St Peter’s Arcade in Peterborough city centre to re-open
St Peter’s Arcade in Peterborough is to re-open in a major boost for people with limited mobility.
The popular walkway between Bridge Street and St Peter’s Road at the back of the Town Hall has been closed during the pandemic due to the need to maintain social distancing.
However, an earlier announcement by the city council that the gateway was unlikely to ever re-open produced an outcry, particularly among people with disabilities who faced a much longer journey from Car Haven Car Park into the main shopping areas.
Car Haven is an important place for the disability community as there are Blue Badge parking spaces, as well as the city centre’s only fully accessible toilets.
Moreover, building works in Bridge Street meant that people walking on the pavement by Bourges Boulevard (the alternative route to using the arcade) actually had less space to utilise, making social distancing virtually impossible.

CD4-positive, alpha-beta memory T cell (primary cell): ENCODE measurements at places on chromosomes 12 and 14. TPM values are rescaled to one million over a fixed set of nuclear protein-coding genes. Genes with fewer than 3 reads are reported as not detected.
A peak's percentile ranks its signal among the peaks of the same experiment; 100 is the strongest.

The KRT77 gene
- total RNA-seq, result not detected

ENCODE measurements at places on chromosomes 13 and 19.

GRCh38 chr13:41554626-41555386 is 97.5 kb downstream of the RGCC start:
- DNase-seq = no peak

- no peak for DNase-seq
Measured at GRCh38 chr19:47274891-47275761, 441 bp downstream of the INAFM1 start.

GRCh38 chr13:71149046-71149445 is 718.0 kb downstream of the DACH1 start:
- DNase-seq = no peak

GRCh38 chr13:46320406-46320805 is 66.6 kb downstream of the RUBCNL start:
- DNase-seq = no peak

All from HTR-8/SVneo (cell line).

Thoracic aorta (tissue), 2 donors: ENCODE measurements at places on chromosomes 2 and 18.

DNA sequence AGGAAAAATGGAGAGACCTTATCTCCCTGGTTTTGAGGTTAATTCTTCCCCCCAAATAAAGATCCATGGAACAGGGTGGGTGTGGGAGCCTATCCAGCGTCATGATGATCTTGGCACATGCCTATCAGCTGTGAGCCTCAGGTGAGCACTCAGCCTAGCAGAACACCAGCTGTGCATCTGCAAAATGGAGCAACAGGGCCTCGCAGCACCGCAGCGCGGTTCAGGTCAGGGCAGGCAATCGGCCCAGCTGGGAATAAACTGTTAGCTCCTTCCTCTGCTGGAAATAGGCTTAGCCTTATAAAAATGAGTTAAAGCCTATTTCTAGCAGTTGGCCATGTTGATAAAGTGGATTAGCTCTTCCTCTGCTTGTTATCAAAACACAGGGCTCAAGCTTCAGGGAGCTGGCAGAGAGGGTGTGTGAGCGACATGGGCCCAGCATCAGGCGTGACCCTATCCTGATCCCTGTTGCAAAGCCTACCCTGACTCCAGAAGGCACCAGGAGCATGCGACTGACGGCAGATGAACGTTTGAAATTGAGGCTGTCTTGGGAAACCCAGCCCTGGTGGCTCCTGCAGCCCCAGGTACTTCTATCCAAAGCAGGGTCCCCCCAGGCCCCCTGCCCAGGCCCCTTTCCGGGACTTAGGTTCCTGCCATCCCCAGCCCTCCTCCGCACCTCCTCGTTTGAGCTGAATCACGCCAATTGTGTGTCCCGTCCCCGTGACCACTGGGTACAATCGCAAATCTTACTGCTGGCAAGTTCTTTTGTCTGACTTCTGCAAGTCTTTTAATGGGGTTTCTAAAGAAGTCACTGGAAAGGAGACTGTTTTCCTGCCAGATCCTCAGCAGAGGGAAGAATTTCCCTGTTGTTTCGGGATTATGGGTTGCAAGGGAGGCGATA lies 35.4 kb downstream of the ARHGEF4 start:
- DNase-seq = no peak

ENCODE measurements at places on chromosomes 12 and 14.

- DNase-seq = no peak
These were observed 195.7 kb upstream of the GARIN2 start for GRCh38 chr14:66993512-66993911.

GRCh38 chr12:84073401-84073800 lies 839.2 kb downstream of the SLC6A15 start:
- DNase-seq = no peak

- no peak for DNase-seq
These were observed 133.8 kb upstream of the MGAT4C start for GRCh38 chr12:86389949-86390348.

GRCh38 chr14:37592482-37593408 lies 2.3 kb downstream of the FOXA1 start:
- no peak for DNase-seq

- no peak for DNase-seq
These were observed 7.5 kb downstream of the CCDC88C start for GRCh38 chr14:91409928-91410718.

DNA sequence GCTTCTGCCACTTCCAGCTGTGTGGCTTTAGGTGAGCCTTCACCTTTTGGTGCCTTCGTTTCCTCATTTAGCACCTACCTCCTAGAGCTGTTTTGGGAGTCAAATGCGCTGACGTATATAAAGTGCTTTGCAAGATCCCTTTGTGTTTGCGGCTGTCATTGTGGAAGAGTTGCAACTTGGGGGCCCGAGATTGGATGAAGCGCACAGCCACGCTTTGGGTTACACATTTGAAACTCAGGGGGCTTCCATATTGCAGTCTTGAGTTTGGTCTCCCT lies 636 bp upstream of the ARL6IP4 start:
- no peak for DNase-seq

Announcing the U-turn in his weekly Peterborough Telegraph column, the new leader of Peterborough City Council Cllr Wayne Fitzgerald wrote: “It’s been a busy first week in my new role as council leader and I am already making good on the first of my election promises.
“By this weekend St Peter’s Arcade in the city centre should be open once again.
“I had promised that, subject to all the necessary health and safety checks, this would be done as soon as possible.
“So, barring any last-minute hitches, this will be done and the benefits to everyone will be obvious, particularly for people with limited mobility who told us how difficult it was for them when we had to close it during the pandemic.”
Cllr Fitzgerald has since confirmed that the re-opening will be permanent “if I have anything to do with it”.
This marked a change in tone from cabinet member Cllr Marco Cereste who had previously highlighted the ‘benefits’ of keeping St Peter’s Arcade closed permanently, which he said included encouraging more people to shop at the bottom end of Bridge Street.
However, disability campaigners had insisted that closing the walkway was having a detrimental effect on people with additional needs as it was making it much longer (and harder) to get around the city centre.
This in turn was said to be deterring many people from travelling in.